1Selecting the proper video cables and/or adapters to interconnect devices can be confusing, especially now that we find two traditionally separate industries (Computer and Home Entertainment) merging with their respective set of standardized video connectors. Many of these different types of connectors are easily compatible with each other, while others are not. The Compatibility Matrix Chart (below) outlines the most popular types of connectors found on modern Home Entertainment and Computer equipment and allows you to look up what other types of connectors are compatible with one another, or which Monoprice converter can be used to bridge that connection. The Chart also discloses whether the resulting connection is capable of HD and what the relative image quality may be expected.

“Direct” connections mean that the two connectors are natively compatible with each other without the need for signal conversion. This means that the signal quality is the same as if you were connecting two of the same type of connectors. For instance, HDMI and DVI-D share the same type of digital video signal format. They are essentially the same signal (video-wise) but with different physical connectors. Converting from HDMI to DVI generally yields the same video quality as going from HDMI to HDMI. With directly compatible connector types, all you’ll need is a cable with the correct physical connector on each end or a connector adapter. Other factors, such as HDCP, may affect the operational compatibility of the connection, but it won’t affect the video quality.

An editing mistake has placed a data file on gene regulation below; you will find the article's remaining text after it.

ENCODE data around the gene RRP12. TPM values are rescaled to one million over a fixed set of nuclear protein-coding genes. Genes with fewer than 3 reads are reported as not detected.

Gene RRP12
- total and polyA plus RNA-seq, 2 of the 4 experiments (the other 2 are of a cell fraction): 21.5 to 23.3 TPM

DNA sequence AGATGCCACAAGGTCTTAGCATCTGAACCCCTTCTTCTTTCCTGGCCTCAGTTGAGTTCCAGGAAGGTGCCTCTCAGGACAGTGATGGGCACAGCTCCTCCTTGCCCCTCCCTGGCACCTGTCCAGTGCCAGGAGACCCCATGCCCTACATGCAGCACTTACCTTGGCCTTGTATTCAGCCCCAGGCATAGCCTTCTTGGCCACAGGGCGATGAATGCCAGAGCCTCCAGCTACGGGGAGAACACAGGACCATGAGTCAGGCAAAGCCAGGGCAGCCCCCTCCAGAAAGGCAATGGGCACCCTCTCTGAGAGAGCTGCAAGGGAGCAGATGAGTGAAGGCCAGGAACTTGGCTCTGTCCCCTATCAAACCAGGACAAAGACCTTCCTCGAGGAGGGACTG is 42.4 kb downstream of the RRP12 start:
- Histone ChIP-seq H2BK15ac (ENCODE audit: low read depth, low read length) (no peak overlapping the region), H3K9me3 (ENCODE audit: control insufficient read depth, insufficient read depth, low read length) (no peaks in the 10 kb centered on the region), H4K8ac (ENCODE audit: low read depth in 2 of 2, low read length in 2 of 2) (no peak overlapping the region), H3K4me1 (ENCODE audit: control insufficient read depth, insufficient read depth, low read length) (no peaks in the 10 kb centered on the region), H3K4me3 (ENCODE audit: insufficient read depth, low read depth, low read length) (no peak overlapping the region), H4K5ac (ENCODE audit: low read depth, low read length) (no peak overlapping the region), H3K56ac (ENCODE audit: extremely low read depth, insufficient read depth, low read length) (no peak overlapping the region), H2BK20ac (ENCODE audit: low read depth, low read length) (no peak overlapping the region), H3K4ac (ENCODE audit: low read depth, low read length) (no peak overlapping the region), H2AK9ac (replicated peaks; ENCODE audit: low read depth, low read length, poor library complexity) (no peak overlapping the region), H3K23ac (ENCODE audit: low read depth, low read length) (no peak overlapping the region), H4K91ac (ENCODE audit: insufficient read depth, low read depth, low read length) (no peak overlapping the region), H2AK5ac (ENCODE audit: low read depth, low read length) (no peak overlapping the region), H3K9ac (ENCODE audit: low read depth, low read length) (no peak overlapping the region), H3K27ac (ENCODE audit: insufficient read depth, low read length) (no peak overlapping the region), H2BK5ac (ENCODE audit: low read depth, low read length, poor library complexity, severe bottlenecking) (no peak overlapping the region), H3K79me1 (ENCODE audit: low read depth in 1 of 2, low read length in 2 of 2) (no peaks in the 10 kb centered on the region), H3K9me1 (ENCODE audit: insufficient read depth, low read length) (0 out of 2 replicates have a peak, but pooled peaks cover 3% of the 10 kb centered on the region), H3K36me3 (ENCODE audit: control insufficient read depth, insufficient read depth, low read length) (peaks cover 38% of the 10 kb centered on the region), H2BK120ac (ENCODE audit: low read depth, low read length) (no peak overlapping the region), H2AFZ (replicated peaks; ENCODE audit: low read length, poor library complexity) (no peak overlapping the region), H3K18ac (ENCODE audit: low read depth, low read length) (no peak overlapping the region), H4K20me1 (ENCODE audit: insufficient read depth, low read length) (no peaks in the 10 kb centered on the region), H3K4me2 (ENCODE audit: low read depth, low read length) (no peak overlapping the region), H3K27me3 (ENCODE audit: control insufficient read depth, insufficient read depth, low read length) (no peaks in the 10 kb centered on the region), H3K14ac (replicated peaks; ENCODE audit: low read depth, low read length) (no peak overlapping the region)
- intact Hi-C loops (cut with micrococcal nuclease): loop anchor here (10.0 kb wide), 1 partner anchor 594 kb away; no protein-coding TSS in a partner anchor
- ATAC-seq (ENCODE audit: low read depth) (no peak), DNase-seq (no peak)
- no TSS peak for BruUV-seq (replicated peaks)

Other types of connections will require an active video converter. The most common type of conversion is a Digital to Analog or Analog to Digital conversion. For instance, if you wanted to connect a VGA source device (analog) to a display with an HDMI input (digital), you would use PID# 4629, the Monoprice VGA & Stereo Audio to HDMI Converter. This device takes the analog sine wave signals carried by VGA and analog stereo and converts them to the binary bits used by HDMI.

Video Connection Types


  • HDMI stands for High-Definition Multimedia Interface. It is currently the de facto interconnect standard for high definition consumer electronics devices. HDMI is a purely digital signal and while it is compatible with the digital format of DVI, it is not compatible with DVI-A or any other legacy analog format without an active converter. HDMI currently supports digital HD video up to 1080p and high resolutions multi-channel digital audio on one single cable.

  • DVI stands for Digital Video Interface. It is a video only format developed by the Digital Display Working Group (DDWG) as video interface for computer displays though it was adopted for a short time by some consumer electronics manufactures and can still be seen on older model HDTV’s, cable boxes and other devices. It is slowly replacing VGA as the default standard for computer video connections.DVI connectors come in several varieties and despite its name can in certain configurations also support analog video as well as digital. However, the digital and analog portions of the signal are not interchangeable and you can not use a DVI connection to bridge between a digital and an analog signal.